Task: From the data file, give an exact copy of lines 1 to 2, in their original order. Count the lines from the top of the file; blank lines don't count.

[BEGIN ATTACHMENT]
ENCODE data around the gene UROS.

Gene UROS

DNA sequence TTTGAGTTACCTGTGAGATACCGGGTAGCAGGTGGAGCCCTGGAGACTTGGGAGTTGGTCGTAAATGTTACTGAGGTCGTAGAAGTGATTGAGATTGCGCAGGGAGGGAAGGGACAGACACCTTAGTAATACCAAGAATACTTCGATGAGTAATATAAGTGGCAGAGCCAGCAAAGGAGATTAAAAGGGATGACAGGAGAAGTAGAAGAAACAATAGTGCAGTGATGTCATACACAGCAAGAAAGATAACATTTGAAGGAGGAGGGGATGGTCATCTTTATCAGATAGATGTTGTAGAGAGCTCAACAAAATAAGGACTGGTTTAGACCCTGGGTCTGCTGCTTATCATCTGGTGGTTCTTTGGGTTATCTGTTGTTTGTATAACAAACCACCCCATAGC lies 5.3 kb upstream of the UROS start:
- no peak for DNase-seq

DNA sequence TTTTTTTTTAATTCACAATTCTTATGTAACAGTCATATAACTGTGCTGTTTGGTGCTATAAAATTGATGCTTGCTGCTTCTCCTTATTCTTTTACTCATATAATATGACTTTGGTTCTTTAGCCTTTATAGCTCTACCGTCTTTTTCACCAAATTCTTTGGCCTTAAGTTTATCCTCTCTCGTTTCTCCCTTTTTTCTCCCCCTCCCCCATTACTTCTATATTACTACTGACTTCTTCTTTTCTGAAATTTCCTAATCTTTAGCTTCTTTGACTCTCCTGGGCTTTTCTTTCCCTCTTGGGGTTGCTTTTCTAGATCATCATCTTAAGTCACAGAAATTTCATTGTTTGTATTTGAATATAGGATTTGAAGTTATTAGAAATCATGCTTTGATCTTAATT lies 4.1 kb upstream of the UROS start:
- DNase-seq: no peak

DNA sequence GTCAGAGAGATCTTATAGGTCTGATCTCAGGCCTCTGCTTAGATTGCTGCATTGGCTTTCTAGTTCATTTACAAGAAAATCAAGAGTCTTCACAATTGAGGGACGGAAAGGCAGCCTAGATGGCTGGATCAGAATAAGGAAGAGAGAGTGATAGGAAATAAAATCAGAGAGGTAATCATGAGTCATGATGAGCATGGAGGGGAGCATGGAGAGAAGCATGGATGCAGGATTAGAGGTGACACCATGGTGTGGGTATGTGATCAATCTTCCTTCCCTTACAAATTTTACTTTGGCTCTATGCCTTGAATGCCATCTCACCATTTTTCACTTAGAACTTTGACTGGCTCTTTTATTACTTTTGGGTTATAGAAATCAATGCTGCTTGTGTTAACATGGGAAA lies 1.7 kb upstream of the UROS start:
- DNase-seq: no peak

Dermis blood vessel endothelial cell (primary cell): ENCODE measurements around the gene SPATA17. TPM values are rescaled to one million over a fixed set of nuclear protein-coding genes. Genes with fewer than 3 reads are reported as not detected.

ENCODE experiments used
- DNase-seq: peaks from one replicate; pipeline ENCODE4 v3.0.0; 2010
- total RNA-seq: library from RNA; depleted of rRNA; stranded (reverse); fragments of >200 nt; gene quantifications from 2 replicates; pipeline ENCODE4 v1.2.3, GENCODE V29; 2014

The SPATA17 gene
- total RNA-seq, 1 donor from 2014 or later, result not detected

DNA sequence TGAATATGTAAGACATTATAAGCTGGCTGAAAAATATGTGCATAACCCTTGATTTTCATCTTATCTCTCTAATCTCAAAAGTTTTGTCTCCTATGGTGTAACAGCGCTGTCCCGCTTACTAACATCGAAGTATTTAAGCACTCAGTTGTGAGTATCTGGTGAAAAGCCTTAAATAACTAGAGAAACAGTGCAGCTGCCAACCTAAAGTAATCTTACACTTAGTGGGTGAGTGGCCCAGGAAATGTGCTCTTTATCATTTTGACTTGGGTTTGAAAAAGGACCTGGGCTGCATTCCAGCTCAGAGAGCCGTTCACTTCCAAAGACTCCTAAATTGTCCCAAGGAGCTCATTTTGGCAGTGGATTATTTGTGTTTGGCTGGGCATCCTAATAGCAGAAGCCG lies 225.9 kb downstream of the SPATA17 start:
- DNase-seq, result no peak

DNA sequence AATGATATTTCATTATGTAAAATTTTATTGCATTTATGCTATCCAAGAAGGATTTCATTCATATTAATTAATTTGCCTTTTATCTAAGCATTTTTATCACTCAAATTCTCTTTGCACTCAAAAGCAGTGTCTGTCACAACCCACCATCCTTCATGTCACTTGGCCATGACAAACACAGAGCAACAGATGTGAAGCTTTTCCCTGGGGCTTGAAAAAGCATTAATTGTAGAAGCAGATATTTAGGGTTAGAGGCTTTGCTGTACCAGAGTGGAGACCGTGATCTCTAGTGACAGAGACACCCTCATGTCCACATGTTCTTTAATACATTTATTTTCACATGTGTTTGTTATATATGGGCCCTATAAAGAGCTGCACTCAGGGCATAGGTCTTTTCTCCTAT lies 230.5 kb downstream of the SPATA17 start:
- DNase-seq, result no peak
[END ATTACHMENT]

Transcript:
ENCODE data around the gene UROS.

Gene UROS